Instructables Designer Builds 3D Printed ‘Walkerbot’ Featuring Arduino Software and 4 Pencil Legs
Robots and science fiction fantasy have gone hand in hand throughout the years, with most of our connections to robots coming from a classic movie or TV show. An aspiration of man since ancient times, robots did not become a rudimentary reality until the Industrial Revolution when it became possible to equip machines with small motors. While we may still have a vision of the humanoid robot that communicates with us and performs both menial and major tasks, they have evolved for use in multiple industries for use as precision tools, they are sometimes manipulated by remote control, and artificial intelligence has been in the works since the ’60s.
With 3D printing technology, robotics are just an idea and a design away, as the technology presents makers with the ability to create parts on whim. Randy from Instructables created a design demonstrating just how easy it is to 3D print a robotic pal of your own.
Randy runs the Instructables Design Studio and has hundreds of Instructable designs under his belt. He is also the author of Simple Bots and 62 Projects to Make with a Dead Computer. Randy has been making robots for a while, but he wanted to try his hand at making one via 3D printing. This walkerbot is quite the charming little guy, lurching along on his pencil legs.
“The nice thing about 3D printing is that it makes building robots easy. You can design whatever configuration of parts that you can dream up and have them in your hand virtually right away,” states Randy. “This allows for rapid prototyping and experimentation. This particular 3D printed robot is an example of that.”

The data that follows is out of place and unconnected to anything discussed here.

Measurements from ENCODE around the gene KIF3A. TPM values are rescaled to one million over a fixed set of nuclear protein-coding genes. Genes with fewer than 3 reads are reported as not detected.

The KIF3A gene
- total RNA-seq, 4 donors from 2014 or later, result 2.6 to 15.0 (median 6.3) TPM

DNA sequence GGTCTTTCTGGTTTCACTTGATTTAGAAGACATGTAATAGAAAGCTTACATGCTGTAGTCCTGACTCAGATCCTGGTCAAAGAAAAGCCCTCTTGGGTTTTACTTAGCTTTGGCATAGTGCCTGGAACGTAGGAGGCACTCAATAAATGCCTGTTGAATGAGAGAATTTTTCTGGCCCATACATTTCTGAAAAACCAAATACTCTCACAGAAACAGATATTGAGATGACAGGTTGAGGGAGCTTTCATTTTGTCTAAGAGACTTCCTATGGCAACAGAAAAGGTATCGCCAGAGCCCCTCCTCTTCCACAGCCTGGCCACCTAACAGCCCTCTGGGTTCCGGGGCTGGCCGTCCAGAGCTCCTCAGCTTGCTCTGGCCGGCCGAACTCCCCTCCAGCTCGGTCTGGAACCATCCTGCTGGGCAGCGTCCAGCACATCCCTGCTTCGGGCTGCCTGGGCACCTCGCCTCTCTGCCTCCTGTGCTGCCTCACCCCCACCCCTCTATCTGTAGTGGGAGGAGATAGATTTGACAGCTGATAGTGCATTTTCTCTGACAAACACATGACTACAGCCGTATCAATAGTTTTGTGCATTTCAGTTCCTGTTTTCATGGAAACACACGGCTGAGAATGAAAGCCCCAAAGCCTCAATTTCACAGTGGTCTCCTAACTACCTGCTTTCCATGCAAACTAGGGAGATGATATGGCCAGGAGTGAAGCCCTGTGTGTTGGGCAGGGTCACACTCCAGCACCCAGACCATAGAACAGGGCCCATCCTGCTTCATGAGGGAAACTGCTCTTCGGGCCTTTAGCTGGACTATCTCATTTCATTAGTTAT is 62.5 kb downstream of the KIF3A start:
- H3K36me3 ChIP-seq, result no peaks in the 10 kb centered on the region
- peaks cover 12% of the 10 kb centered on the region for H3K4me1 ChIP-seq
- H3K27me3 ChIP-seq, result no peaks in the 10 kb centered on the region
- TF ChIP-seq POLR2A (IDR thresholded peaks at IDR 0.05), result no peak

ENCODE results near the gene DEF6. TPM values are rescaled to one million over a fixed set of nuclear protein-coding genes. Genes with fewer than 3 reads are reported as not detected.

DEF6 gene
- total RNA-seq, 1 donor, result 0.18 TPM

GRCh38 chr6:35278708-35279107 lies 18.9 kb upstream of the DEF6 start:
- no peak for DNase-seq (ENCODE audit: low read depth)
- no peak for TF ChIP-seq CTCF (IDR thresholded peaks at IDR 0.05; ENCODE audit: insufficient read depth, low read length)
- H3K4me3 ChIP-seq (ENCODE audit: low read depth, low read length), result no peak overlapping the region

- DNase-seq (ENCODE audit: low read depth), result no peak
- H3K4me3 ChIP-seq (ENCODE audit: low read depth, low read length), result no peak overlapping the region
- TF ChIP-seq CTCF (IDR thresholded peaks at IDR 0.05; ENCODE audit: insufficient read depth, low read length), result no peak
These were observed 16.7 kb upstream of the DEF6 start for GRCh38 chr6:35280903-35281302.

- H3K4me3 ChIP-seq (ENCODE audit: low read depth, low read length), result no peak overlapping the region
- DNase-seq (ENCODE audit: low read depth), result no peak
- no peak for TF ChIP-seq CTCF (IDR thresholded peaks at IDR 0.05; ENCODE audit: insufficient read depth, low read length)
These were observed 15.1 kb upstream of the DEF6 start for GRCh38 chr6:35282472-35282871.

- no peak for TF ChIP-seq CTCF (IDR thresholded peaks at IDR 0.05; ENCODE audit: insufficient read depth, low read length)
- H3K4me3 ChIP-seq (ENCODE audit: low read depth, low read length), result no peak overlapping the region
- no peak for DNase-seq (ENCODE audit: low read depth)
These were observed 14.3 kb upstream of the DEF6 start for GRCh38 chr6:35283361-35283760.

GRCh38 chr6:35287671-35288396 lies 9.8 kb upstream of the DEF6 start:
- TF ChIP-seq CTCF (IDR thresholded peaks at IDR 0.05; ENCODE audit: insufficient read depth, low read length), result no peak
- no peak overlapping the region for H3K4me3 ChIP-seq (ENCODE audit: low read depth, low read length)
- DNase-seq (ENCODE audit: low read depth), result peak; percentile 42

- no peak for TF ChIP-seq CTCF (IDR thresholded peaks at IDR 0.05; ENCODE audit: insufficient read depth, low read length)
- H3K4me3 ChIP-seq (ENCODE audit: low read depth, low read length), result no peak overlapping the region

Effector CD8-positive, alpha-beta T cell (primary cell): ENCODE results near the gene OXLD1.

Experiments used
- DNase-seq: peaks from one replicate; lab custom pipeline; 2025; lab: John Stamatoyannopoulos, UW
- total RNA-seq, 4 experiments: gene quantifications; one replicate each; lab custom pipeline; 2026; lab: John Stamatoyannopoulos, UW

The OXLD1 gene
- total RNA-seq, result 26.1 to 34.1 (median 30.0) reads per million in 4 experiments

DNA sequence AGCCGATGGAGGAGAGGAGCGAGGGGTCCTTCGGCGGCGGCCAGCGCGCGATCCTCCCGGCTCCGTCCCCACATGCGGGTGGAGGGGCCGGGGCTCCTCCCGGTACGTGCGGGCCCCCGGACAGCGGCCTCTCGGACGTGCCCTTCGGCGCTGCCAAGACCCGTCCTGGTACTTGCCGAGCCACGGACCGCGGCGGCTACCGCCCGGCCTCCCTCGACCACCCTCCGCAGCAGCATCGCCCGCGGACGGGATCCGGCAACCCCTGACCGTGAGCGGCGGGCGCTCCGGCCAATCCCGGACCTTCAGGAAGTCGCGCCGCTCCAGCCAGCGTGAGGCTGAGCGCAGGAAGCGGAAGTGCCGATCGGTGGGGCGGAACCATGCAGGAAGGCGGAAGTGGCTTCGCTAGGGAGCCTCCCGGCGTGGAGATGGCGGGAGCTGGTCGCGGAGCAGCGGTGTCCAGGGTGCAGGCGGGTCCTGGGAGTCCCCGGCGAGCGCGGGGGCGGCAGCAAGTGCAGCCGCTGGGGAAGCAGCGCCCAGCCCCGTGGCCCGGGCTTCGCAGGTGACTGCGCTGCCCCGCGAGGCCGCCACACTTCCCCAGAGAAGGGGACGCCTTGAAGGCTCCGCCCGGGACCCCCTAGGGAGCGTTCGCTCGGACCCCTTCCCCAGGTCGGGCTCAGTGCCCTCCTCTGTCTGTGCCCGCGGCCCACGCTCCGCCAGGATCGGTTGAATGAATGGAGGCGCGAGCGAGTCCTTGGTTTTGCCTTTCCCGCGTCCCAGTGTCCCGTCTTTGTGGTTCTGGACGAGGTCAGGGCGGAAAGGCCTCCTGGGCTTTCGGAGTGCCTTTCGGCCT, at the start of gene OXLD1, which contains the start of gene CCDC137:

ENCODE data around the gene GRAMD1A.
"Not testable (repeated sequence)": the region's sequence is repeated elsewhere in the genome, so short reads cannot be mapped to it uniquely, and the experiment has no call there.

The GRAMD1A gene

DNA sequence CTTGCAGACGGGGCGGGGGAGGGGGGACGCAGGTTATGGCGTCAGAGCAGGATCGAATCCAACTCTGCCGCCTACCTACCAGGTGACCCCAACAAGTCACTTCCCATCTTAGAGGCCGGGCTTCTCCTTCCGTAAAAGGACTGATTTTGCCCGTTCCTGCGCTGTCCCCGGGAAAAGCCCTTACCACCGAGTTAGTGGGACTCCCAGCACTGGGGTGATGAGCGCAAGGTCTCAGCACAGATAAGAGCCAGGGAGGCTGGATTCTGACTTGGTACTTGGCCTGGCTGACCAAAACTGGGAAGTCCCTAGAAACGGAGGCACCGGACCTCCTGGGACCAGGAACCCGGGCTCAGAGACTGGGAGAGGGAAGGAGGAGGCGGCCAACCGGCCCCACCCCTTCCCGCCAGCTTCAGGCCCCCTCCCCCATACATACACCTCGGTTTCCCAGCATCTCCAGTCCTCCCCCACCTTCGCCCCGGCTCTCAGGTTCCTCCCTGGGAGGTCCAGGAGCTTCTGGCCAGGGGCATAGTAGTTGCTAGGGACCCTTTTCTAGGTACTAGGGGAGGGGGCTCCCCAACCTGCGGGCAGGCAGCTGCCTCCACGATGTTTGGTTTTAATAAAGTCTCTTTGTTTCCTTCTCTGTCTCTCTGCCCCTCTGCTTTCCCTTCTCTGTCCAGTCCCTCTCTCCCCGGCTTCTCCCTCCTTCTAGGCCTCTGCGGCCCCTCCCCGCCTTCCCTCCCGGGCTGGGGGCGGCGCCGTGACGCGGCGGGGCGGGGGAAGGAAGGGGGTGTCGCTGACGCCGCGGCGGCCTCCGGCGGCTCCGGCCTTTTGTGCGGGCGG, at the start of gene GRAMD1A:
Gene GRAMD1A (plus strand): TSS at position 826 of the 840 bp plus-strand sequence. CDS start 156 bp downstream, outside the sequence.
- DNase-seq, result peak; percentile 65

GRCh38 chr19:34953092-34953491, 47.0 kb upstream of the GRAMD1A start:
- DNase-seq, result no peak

Mulling over the idea for this particular style of robot for a number of years, Randy had not found a way to make his concept a reality until he discovered the limitless capability provided by 3D printing. Within two days he was able to bring his idea to fruition in producing a type of 3D printed robot called a ‘walkerbot’ that could shift its balance forward. He recommends this as a fun weekend project. Hmm…that’s surely a sign of the times when all you need is an elementary knowledge of electronics and soldering to build your own robot in a couple of days!
The complete list of materials is provided here, but Randy basically put it together using his 3D printer, two servos, an Arduino Micro, some pencils, the battery, and a few other items; most of the materials are either household or can be picked up at Radio Shack. He points out that you could even sharpen the pencils and transform this guy into a drawing robot.
Going to Randy’s Instructable, you can download and 3D print the files according to your specific printer. He then offers 15 easy steps to build the walkerbot, which consists of making the robot by assembling the servos, programming the Arduino Micro (he supplies the code), building the circuit, putting the other limited amount of pieces together, connecting the battery, and watching the robot go.
Have you built anything like this? Tell us about it in the 3D Printed Walkerbot forum at 3DPB.com. You can also check out this video of Randy explaining his walkerbot and demonstrating its movements:
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